by Staff Writers
Palmdale, CA (SPX) Mar 18, 2011
Northrop Grumman took a significant step in transitioning the F-35 Joint Strike Fighter to full-rate production with the March 1 start-up of the company's integrated assembly line (IAL) in Palmdale.
In a ceremony for employees, company officials cut the ribbon on the new IAL and began utilizing the line later in the day. Inspired by automation systems used by automakers, the IAL was designed and developed by Northrop Grumman, working with Detroit-based KUKA Systems Corporation's Aerospace Division, a commercial automation integrator.
"Starting the integrated assembly line is an important step, but it's just the first among several that will lead to a streamlined, efficient system that will help produce the most capable, most advanced multi-role fighter in the world," said Mark Tucker, vice president, F-35 program, Northrop Grumman Corporation. "The IAL will be the key factor in the future production of this aircraft."
The new IAL occupies a space near the current F-35 assembly line in Northrop Grumman's Palmdale Manufacturing Center and includes automatic assembly tool systems, transportation systems and manufacturing systems, all controlled centrally and wirelessly by a factory communications system. The company anticipates it will produce its first entire fuselage early in 2012. Until then, work will continue using both the IAL and existing line.
"Since the very beginning, Northrop Grumman's role in producing the world's most advanced fighter has included highly trained personnel and high-precision systems, and the IAL carries on this mission," said Tommy Tomlinson, sector vice president, production operations, Northrop Grumman Aerospace Systems sector.
Tomlinson also noted that 2011 marks the 25th anniversary of the start of operations at the Palmdale facility.
"We're beginning a new era of production, and it's fitting that it's taking place during such a milestone year for the Palmdale facility," Tomlinson said.
At its heart, the IAL is designed to drive new levels of efficiency into the manufacturing process, an endeavor that includes reducing process times, increasing precision and quality, and reducing the costs of production.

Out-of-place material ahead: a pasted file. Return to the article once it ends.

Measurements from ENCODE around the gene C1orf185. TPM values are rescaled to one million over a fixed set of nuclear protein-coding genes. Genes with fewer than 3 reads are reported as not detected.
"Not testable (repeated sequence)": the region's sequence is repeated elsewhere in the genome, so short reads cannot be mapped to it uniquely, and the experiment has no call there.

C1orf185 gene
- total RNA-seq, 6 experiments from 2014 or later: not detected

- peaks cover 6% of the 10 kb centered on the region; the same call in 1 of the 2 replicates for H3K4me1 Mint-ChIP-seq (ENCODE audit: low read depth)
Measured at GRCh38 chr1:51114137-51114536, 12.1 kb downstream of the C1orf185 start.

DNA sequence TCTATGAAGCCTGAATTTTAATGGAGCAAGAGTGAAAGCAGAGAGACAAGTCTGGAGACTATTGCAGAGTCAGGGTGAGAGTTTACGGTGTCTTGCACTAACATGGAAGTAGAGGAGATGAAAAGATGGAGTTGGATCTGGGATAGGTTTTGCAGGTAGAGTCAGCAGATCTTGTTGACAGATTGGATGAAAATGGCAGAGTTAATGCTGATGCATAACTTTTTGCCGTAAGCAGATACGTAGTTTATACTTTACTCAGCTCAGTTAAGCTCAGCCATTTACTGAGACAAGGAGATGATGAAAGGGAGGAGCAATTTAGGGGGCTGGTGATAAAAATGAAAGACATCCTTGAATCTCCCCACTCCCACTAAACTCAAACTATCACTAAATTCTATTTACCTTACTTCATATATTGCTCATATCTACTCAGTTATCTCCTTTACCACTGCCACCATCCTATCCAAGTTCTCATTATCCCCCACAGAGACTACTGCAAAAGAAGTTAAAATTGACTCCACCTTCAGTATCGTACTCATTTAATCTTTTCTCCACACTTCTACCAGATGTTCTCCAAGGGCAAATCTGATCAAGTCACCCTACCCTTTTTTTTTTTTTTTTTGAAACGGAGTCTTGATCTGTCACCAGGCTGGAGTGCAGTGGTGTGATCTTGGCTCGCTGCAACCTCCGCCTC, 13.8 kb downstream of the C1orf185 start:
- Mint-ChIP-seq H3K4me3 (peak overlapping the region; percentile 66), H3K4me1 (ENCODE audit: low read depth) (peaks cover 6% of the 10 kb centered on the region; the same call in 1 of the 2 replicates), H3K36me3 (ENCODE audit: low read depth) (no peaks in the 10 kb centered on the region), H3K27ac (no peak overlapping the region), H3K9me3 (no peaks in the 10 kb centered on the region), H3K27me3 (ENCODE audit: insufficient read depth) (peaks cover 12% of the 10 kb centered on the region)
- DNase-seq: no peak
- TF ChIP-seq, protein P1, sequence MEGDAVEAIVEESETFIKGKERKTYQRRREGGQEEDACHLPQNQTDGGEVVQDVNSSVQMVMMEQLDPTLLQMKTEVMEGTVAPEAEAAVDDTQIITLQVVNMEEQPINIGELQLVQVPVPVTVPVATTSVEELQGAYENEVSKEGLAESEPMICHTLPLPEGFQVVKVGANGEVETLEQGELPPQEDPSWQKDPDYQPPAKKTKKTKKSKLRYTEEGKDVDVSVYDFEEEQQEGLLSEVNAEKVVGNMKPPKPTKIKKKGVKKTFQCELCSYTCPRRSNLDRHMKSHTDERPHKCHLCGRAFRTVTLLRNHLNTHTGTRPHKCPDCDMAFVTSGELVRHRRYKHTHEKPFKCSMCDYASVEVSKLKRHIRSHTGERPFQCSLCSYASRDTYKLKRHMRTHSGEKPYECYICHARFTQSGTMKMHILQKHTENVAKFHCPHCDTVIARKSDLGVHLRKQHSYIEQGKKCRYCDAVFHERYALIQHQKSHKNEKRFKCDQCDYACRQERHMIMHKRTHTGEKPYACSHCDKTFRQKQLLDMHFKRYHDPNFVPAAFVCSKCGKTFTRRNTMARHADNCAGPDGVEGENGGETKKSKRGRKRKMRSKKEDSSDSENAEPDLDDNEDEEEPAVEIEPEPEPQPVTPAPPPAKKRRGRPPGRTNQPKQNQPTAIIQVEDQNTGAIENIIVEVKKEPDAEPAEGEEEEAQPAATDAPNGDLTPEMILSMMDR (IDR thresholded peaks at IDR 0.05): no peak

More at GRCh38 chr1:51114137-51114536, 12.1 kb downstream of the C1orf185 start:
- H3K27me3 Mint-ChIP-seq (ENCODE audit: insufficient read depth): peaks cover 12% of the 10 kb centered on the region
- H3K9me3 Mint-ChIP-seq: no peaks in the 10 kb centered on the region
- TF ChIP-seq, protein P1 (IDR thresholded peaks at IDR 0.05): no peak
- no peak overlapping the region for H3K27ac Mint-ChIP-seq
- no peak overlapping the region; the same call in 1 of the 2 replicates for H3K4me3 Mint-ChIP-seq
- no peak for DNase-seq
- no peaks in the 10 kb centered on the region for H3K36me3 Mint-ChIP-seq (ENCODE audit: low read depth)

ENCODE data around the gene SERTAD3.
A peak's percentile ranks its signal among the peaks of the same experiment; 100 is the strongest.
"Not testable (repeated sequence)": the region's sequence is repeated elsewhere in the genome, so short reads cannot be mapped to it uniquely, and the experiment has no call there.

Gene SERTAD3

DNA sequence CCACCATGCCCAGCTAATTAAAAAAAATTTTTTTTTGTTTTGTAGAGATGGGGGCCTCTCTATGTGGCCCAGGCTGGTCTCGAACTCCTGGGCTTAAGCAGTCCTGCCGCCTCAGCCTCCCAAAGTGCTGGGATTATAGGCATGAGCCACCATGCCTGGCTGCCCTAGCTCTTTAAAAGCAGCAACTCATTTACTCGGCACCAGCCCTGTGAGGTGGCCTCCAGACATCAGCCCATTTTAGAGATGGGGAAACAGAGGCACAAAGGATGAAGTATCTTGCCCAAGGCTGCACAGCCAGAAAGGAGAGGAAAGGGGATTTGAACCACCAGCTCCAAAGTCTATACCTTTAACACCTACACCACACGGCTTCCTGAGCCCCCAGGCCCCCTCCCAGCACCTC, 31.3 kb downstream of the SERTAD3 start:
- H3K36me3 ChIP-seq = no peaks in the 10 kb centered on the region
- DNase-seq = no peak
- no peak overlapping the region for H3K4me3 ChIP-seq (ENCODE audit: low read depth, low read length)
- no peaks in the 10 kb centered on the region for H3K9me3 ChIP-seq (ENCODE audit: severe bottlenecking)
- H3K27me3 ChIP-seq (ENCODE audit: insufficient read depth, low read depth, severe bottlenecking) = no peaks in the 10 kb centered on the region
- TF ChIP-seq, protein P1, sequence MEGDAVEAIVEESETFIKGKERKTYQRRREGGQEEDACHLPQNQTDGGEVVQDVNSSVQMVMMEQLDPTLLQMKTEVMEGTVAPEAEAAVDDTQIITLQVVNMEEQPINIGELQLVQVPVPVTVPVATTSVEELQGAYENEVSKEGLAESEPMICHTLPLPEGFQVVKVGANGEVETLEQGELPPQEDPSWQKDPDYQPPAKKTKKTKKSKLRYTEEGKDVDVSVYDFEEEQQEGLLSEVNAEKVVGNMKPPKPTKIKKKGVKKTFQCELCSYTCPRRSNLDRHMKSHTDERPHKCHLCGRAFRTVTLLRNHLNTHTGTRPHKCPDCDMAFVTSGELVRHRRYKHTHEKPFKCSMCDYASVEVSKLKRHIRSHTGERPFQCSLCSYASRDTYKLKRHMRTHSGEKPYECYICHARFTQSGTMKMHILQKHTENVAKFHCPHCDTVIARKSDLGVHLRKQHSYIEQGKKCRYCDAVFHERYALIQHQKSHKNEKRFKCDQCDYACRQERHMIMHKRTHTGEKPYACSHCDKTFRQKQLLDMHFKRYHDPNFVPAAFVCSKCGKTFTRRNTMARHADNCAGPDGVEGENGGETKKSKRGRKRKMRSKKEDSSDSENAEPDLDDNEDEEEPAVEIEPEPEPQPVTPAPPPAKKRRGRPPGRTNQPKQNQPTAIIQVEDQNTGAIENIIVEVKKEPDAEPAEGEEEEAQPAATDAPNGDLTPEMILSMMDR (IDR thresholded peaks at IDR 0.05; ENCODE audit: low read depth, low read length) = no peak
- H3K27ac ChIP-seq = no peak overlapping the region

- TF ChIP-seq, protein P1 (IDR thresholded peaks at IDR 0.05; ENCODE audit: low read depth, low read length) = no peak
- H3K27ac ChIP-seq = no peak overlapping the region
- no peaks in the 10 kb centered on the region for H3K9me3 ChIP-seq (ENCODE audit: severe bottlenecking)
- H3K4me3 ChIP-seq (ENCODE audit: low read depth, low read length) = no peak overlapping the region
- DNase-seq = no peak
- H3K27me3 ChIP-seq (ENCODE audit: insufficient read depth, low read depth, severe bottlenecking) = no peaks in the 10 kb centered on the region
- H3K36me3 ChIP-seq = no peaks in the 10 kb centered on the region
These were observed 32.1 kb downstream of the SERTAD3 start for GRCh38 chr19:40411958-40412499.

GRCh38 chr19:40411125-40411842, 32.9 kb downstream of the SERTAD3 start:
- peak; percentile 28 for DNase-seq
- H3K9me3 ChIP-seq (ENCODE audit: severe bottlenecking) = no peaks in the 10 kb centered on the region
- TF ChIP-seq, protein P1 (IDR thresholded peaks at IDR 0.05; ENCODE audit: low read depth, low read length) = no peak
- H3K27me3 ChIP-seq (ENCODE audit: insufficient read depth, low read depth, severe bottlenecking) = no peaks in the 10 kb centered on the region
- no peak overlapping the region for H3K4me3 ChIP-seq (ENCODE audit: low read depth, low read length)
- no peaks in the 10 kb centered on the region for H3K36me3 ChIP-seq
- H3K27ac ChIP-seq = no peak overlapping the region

"Our industry partner and our military customer are striving now more than ever before to improve the overall affordability of our products and services, and the IAL represents a major step forward for us in this effort," said Duke Dufresne, sector vice president and general manager of the Strike and Surveillance Systems Division of Northrop Grumman's Aerospace Systems sector.
"As innovative as this line is, and as game-changing as we predict it will be in the future when it's operating at full capacity, we'll still continue to look for ways to improve how we do things."
As a principal and founding member of the F-35 industry team led by Lockheed Martin, Northrop Grumman is responsible for the design and production of center fuselages for all three variants of F-35 aircraft: conventional takeoff and landing; short takeoff, vertical landing; and the carrier variant.
All F-35 center fuselages currently are being assembled in Palmdale. In addition to producing the F-35 center fuselage, Northrop Grumman also designed and produces the aircraft's radar and other key avionics including electro-optical and communications subsystems; develops mission systems and mission-planning software; leads the team's development of pilot and maintenance training system courseware; and manages the team's use, support and maintenance of low-observable technologies.
To date, Northrop Grumman has delivered 42 center fuselages. Final assembly of all F-35 jets is performed by Lockheed Martin in Fort Worth, Texas, a process that includes mating the center fuselage to an aft fuselage produced by BAE systems; and the forward fuselage, cockpit and wings produced by Lockheed Martin.
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